Tuesday, April 23, 2019

The California Kid (1974)

          Never mind that the “kid” of the title is played by a 34-year-old Martin Sheen, because if that kind of logical disconnect ruins your viewing experiences, then you probably don’t have much of an appetite for dopey TV movies from the ’70s, and The California Kid will strike you as a non-starter. Flip side, if you’re willing to lower your standards in order to enjoy 74 minutes of formulaic escapism, then prepare yourself for an enjoyable fast-food snack brimming with empty calories. Hot-rod driver Michael McCord (Sheen) blows into the small town of Clarksberg, where Sheriff Roy Childress (Vic Morrow) is so mad for speed-limit enforcement that he occasionally pushes reckless drivers’ cars over a cliff in treacherous canyon terrain. One of Sheriff Roy’s victims was Michael’s kid brother, so Michael has come to Clarksberg in search of truth and, if necessary, frontier justice. That’s the entire plot, notwithstanding an anemic love story pairing Michael with seen-it-all waitress Maggie (played by lissome singer-turned-actress Michelle Phillips).
          Written and directed, respectively, by longtime TV professionals Richard Compton and Richard T. Heffron, The California Kid is competent but graceless, and the movie’s lack of character development is laughable, especially when the filmmakers try for angsty gravitas in the final act. Had the project not landed so many interesting actors (Stuart Margolin and Nick Nolte show up in supporting roles), it’s safe to assume that The California Kid would have been unbearably vapid. As is, the thing moves along at a more sluggish pace than you might imagine, given the high-octane subject matter, but Sheen is consistently watchable. He’s particularly compelling in moments when he glares at Morrow, the heat of his character’s rage smoldering from beneath a menacingly scrunched brow. And just when it seems that Morrow has phoned in a one-dimensional portrayal, the revelation of his character’s backstory—combined with a single scene in a dusty backyard—adds something like nuance. So even though one can’t help but wish this thing grew up to become the Roger Corman-esque thrill ride it so clearly wants to, The California Kid has its simplistic charms.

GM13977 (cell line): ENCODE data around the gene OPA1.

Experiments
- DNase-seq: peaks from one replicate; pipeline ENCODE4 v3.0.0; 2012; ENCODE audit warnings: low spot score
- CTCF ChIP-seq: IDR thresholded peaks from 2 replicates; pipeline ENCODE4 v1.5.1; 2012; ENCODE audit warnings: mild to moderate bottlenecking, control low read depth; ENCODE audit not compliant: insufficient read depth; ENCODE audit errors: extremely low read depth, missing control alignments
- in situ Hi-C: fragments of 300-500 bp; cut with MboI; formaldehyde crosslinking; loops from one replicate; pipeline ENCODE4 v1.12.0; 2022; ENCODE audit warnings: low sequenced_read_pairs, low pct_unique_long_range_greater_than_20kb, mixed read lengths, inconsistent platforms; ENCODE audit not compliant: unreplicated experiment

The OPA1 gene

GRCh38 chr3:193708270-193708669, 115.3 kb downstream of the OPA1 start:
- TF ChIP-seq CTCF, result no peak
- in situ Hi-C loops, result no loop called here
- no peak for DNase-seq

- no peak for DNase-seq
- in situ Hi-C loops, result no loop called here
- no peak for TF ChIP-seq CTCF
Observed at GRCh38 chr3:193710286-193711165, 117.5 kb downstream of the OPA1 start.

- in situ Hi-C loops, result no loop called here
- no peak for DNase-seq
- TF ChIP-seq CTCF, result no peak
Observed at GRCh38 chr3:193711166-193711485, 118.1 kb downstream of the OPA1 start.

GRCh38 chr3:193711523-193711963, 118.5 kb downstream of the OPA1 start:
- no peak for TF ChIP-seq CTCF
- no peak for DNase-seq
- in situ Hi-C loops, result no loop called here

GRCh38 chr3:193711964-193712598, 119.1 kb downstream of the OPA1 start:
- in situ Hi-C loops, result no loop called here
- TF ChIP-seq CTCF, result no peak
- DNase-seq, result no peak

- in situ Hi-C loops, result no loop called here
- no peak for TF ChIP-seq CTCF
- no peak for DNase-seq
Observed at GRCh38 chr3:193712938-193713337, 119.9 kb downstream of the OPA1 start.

The California Kid: FUNKY